When Devin Stratton slipped on his backpack to go back-country skiing last week, he had no idea the pack would play a role in saving his life.
On the mountain, it's usually what's in the pack that counts - an ice axe, a shovel and other avalanche safety gear. But Stratton learned a valuable lesson that sunny day in the Wasatch Range in Utah.
"It's not just avalanches you're worried about," the 25-year-old fishing instructor said.
The concern that day was the unmarked 45m cliff that Stratton accidentally skied off.
Stratton captured what he describes as a near-death experience on a GoPro camera his sister gave him two years ago. He said he rarely wears it, but on this particular outing, he gave it a go.
"I'm super glad I did," he said. "I would never wish for it to happen to anyone, but it's pretty lucky to have on video."
Stratton posted an edited version of the video late Tuesday night on his Instagram account and tagged the popular ski blog "Jerry of the Day". By Wednesday morning, the video had gone viral, landing on websites such as Deadspin and Fox Sports.
Although Stratton - who credits 70cm of soft snow and his backpack for softening his landing on the icy crust beneath the surface - is enjoying his viral fame, he remembers the experience as one of the most terrifying moments of his life.
"I immediately thought about my cousin who was [left a] quadriplegic from a car accident and thought, 'I'm gonna be paralysed', " he said. "And then when I saw how big the cliff was when I was going over the edge, I thought I was dead for sure."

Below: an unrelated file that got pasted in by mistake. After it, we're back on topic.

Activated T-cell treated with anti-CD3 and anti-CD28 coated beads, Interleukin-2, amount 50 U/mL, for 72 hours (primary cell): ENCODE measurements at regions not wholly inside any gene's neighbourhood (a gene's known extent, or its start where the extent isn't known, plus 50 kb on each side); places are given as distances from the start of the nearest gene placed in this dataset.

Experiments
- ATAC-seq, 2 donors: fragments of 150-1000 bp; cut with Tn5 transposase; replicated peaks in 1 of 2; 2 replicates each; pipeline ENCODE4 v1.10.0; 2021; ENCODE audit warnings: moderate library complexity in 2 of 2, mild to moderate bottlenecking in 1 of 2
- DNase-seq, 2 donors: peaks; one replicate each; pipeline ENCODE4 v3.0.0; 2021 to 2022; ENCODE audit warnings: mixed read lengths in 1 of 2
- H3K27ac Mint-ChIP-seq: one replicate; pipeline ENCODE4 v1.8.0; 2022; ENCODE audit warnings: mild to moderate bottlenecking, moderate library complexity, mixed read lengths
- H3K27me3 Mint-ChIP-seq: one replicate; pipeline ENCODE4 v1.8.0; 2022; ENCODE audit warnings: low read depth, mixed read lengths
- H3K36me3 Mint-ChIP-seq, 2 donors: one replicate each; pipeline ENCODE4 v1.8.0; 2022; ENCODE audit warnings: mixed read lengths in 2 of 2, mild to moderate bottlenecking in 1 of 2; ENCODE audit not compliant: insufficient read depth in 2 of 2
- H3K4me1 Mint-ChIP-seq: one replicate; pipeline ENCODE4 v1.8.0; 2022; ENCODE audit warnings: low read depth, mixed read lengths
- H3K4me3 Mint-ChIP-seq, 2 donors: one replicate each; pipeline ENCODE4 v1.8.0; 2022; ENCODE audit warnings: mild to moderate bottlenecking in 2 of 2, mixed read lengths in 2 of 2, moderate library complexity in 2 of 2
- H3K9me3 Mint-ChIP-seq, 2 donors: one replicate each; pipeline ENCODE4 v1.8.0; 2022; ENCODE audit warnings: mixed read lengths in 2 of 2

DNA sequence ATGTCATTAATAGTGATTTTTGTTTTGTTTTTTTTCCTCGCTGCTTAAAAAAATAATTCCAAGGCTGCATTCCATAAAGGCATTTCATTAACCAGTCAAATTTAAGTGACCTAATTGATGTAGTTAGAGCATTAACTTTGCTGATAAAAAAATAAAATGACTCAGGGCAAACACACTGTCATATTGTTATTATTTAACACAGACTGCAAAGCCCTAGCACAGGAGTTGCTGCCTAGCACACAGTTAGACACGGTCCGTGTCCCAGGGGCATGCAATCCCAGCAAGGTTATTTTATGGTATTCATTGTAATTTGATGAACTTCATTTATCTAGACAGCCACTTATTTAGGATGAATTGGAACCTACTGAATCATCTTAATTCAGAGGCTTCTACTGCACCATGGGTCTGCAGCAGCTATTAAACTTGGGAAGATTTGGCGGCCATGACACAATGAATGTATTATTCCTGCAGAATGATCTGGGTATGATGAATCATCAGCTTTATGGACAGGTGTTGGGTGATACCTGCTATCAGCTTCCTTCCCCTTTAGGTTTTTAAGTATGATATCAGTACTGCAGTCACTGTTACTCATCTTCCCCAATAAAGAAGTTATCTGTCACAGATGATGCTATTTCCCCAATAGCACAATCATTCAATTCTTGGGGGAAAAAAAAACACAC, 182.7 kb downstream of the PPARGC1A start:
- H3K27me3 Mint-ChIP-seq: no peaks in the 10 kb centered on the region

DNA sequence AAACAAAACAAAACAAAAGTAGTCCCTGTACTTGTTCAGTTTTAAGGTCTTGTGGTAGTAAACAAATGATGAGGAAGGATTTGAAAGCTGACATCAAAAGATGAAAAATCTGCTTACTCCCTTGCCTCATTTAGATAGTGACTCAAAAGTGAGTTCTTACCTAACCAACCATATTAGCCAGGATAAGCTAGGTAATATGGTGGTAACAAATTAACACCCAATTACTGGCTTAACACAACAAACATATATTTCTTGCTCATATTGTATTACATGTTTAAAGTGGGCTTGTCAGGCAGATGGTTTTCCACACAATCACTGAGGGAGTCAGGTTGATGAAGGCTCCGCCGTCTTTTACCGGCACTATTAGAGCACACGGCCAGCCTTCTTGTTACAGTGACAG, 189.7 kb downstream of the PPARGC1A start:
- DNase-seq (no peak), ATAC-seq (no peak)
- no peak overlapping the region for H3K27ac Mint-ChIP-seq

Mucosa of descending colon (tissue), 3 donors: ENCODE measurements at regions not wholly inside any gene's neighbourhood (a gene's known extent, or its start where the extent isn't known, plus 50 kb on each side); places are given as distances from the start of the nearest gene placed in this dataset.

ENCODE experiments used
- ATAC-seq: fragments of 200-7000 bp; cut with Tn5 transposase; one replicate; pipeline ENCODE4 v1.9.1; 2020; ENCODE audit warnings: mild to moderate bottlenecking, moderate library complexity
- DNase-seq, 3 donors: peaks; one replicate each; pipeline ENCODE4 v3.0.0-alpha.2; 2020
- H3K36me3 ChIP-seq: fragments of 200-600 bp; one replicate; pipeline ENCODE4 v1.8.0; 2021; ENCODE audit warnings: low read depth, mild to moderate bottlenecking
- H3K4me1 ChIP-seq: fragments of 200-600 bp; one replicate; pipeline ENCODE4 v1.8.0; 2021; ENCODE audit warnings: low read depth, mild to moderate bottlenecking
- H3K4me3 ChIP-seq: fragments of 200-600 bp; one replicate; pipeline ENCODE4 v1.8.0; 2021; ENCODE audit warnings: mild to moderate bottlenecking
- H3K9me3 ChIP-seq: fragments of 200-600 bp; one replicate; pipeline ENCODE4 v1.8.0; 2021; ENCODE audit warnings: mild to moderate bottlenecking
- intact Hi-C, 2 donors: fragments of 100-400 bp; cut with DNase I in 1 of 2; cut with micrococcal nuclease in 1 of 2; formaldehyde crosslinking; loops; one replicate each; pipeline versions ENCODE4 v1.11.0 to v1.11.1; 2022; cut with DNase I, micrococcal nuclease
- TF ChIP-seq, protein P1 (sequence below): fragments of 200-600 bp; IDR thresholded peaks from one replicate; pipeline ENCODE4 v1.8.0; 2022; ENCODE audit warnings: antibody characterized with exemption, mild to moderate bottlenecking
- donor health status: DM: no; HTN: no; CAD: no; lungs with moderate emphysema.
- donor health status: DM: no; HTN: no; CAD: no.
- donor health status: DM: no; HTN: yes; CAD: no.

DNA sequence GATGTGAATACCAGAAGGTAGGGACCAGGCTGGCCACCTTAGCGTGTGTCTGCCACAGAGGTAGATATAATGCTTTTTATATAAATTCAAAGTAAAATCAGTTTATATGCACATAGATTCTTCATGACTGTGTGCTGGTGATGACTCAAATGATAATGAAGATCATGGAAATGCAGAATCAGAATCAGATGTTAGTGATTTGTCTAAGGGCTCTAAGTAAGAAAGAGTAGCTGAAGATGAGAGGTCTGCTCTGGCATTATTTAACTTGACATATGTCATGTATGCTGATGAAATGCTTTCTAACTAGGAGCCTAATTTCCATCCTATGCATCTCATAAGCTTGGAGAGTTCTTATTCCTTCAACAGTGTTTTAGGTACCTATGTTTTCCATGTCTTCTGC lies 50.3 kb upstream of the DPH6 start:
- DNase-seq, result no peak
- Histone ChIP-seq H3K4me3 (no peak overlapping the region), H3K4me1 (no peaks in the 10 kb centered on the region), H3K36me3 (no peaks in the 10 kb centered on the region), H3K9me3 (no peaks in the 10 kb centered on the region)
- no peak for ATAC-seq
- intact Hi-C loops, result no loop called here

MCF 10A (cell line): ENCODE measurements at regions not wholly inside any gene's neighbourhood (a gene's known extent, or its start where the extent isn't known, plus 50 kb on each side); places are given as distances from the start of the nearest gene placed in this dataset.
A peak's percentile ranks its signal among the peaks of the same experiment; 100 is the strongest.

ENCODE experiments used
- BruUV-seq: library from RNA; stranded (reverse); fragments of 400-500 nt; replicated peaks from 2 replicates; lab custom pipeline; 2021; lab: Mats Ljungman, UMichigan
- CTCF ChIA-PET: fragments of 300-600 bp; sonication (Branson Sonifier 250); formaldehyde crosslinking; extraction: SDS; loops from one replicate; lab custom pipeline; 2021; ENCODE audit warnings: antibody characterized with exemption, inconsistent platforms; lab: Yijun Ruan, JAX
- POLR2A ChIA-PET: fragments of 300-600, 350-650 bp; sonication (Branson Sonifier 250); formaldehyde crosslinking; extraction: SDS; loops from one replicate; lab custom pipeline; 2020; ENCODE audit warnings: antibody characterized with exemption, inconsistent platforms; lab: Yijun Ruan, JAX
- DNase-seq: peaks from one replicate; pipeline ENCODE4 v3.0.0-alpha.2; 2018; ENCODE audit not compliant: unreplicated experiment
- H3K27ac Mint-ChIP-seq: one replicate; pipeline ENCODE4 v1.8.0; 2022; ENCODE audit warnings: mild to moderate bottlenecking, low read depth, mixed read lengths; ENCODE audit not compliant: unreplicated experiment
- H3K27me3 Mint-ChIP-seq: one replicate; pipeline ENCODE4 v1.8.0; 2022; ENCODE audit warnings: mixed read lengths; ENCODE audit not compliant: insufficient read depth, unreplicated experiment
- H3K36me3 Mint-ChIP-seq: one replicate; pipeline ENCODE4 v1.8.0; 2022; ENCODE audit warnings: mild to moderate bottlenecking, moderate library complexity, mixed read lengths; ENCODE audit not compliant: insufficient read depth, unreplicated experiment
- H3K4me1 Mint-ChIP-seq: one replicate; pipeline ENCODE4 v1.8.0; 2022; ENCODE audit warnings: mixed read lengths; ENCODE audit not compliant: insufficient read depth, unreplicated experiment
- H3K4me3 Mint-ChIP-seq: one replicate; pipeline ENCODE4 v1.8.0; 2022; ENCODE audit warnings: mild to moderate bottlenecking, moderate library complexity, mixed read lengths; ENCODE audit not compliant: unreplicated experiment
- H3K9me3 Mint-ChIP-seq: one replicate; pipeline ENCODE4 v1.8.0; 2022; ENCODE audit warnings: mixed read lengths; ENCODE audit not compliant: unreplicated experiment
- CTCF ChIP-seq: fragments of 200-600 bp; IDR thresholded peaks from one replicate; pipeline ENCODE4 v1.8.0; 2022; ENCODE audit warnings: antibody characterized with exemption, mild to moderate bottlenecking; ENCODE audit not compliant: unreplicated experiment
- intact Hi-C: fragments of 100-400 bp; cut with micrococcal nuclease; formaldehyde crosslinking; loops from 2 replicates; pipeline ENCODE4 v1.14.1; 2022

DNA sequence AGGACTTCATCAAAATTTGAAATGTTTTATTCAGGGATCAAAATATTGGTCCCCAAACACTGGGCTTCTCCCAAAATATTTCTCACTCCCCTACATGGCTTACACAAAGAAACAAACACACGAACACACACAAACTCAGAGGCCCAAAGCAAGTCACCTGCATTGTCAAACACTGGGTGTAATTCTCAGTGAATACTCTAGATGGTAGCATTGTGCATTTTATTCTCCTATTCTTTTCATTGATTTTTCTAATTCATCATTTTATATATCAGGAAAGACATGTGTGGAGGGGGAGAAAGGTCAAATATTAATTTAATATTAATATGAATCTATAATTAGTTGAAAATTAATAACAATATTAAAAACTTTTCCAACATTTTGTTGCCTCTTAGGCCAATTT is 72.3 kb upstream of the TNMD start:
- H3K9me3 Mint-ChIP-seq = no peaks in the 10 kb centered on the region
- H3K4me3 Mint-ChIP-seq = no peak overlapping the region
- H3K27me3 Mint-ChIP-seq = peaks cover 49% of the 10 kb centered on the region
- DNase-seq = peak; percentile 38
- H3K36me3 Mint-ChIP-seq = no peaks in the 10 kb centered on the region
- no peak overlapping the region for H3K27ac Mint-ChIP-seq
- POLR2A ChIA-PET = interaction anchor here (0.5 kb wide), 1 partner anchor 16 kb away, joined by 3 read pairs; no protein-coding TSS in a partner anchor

"I [prayed] in my head in midair," Stratton added. "It doesn't sound like it in the raw footage because I'm cussing. But in my head, I was praying."
Stratton said when he first hit the ground, it took him a few seconds to realise he was alive. He said he then immediately started yelling up to his friend who was skiing behind him to watch out, lest he follow in Stratton's tracks and fly over the edge as well.
"I saw him come around and I was relieved that he's not gonna come land on me and kill us both," Stratton said of his buddy, who helped him find a ski he lost in the fall.
"We spent nearly five hours where I landed digging, looking for one of my skis. And every time I looked up at the cliff, I felt sick to my stomach," he said. "I'm super lucky to be alive, or at least not hurt; not even a scratch or a bruise."
Stratton insisted he doesn't plan to repeat his cliff-jumping adventure, but he also doesn't plan to cease the sport he's loved since he was 14. Since last week's accident, Stratton said he's hit the slopes three times. And yesterday he said he was heading to another Utah resort to ski again. This time, though, he's planning to be a bit more cautious.
"If I'm unfamiliar with the territory, I'm gonna go slow until I know it really well," he said.